3 Tips to Engage Volunteers Through The Power of Story
By: Jen Barth of Schoolhouse Supplies
“Tell me a fact and I’ll learn. Tell me a truth and I’ll believe.
But tell me a story and it will live in my heart forever.”
— Indian proverb
As the mom of two budding readers — my daughters are 5 —my life is full of stories, it seems. Storytelling also plays a key role in my professional and volunteer worlds; as a marketer, I’ve helped organizations create and communicate their stories for over a decade. Stories are also the inspiration behind Books Make it Better, a grassroots early literacy movement I co-founded after learning from Reach Out and Read that 2/3 of America’s children who live in poverty don’t have any books at home. But although we’re exposed to the notion of “story” since before we can read— or even speak — most of us forget the simple power that storytelling can play when it comes to rallying and engaging others to support the causes we champion.
Here are 3 tips to get you started….
When we’re passionate about a cause, it’s easy to get fired up — and caught up — in facts and figures when sharing our message. Unfortunately, most people don’t absorb information this way: a London School of Business study found that 5-10% of people retain information when you share it in a statistic format. If you add a story, 25-30% will retain it. But if you simply tell a story, the number increases to 65-70%.
The UN Foundation’s Shot@Life Campaign does a great job of engaging supporters through storytelling. Their blog shares many stories from the perspectives of moms around the world whose children aren’t surviving childhood due to lack of vaccine access. As a mom, I can relate to these stories far more than I can to stats — such as Felisa Hilbert’s post, “Safe for a Lifetime” which brings humanity, and a human face, to the growing global health crisis, and connects us all to the idea that we can play a role at giving kids in developing countries a shot at so much more than they are currently experiencing.
2. We Learn In Layers
Great stories are revealed over time, chapter by chapter. Many of us forget this when trying to introduce potential volunteers and supporters, and we try to get our entire message across all at once. This can be overwhelming, and confusing…and a lot of work! People engage based on a series of touchpoints and impressions —or chapters—that unfold over time.
The Mom Congress on Education & Learning blog is a great example; each week; they share stories from across the country on how to engage in the fight for better schools. As Oregon’s 2011 Delegate, I was honored to share my “chapter,” on “What’s Working in Oregon,” earlier this year, and I am inspired each week by the diversity that moms from across the country are bringing to local education reform when I read new updates. I share some other related tips in “Learn from me Please: 5 Tips for Social Change from the Branding Trenches, too.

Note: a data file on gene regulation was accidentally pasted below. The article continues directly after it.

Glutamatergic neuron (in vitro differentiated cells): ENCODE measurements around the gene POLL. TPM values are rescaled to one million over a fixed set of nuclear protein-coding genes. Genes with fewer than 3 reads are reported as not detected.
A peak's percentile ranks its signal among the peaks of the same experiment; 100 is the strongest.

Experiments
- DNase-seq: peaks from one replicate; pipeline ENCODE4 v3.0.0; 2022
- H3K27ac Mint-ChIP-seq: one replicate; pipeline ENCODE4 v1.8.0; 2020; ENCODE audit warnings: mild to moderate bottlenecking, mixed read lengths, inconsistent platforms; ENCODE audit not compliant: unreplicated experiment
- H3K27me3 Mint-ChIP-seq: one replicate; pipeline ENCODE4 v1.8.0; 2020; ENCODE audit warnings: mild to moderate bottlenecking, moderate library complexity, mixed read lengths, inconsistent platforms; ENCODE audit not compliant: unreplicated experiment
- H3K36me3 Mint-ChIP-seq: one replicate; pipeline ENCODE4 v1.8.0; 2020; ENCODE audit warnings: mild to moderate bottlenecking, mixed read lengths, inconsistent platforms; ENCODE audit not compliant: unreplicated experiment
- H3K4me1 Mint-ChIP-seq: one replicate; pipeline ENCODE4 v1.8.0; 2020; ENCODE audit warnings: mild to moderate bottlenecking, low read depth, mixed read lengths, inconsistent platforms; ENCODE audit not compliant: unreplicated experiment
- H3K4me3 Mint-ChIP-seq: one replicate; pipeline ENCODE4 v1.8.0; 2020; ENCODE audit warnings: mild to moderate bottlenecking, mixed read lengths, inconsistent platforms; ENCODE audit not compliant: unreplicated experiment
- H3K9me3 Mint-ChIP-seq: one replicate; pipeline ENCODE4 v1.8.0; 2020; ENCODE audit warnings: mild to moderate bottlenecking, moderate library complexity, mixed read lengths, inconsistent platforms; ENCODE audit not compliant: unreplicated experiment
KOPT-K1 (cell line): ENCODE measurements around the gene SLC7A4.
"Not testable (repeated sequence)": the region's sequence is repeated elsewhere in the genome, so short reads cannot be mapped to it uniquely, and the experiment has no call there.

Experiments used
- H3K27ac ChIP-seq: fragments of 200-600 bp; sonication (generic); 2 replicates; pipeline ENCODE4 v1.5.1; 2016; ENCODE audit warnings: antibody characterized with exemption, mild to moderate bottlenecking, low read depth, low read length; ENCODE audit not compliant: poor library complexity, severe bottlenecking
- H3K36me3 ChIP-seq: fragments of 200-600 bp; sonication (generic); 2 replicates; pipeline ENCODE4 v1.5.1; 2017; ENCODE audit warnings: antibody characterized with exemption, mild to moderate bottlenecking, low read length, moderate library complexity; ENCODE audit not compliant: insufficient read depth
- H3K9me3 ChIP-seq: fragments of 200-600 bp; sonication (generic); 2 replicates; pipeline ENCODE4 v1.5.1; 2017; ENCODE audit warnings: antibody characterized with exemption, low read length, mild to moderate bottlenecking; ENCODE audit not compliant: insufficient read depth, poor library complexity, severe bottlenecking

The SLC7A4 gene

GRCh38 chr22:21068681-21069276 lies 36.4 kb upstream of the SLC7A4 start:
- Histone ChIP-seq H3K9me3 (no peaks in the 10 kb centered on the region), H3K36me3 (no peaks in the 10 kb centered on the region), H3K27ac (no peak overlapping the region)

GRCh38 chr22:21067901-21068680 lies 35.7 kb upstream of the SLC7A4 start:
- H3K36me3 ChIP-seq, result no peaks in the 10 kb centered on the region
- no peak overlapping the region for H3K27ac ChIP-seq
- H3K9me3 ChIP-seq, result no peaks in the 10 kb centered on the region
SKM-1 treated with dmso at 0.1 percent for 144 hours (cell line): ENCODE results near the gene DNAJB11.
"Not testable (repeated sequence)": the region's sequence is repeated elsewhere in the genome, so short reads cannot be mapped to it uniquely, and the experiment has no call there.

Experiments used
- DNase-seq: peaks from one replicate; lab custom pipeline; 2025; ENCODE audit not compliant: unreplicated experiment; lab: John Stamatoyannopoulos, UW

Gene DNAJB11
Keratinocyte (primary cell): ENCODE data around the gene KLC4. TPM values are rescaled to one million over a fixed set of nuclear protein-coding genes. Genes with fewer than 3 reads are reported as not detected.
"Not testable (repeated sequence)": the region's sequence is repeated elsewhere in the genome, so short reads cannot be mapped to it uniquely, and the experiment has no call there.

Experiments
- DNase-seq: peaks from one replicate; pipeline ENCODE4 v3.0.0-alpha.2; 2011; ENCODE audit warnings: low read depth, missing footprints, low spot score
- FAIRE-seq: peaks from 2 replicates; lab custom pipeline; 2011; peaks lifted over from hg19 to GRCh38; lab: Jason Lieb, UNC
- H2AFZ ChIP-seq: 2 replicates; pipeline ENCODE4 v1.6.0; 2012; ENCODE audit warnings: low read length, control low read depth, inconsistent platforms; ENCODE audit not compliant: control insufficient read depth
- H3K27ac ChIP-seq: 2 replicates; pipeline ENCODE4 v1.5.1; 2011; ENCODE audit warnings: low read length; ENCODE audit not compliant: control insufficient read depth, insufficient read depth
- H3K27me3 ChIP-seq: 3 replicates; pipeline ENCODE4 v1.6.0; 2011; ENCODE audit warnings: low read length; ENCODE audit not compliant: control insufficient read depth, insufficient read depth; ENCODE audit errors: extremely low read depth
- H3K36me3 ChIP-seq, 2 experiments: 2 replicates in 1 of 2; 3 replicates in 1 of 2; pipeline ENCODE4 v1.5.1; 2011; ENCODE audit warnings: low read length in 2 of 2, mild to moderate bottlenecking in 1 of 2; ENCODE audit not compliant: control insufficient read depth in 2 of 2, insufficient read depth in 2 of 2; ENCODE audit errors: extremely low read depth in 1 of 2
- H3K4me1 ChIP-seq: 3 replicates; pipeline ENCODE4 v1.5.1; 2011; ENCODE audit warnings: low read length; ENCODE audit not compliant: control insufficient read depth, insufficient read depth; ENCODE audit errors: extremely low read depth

Don’t forget the role that creative visuals can play in engaging your supporters! Research shows that people pay attention to — and believe — information more when accompanied with visuals. Some good examples include Mashable’s Social Good Ecosystem, Jumpstart’s Infographic of The Early Education Crisis, and Reusethisbag.com’s on the Importance of Recycling. I also love The Motherhood’s Charter, because it tells far more powerful a story about what this community stands for, and delivers, than a few paragraphs ever could.
Summing It Up…And Onto My Own Next Chapter!
I think Jon Winsor sums it up well in “The Power of Storytelling,” when he notes, “Stories are efficient. In today’s ADD society it isn’t possible to detail all of the data to scientifically prove your point. A story helps people take the leap of faith necessary to be inspired to take action.”
Isn’t that what we’re ultimately looking for when we engage current and potential volunteers to align around our mission?
And speaking of taking a leap…I’m thrilled to share that the next chapter in my own “story” is unfolding, too. I recently returned to my non-profit roots in a full-time role as Executive Director of Schoolhouse Supplies, in Portland, Oregon. I’ll be sharing more perspectives from our volunteer-run Free Store for Teachers, in an upcoming post. Stay tuned and until then…keep up your fantastic summers of service!
About the Author:
Jen Barth is Executive Director of Schoolhouse Supplies, an award-winning nonprofit in Portland, Oregon that serves classrooms in need by operating a volunteer-run Free Store for Teachers stocked with supplies donated by the community.
Prior to her role at Schoolhouse Supplies, Jen founded and ran Big Small Brands, an award-winning small business and nonprofit branding firm, and held senior leadership roles in several agency, corporate, and non-profit organizations. She also served as Oregon's 2011 delegate for The Mom Congress on Education and Learning, and founded Books Make it Better, a grassroots, mom-powered early literacy movement in partnership with Parenting Magazine. Jen is a Founding Member of The Mission List, a community of women dedicated to using social media for social good.
Jen is the proud mom of identical —yet nothing alike — twin daughters, who will be entering Kindergarten this Fall. They have been accompanying their mom on volunteer projects since the ripe old age of 2 ½.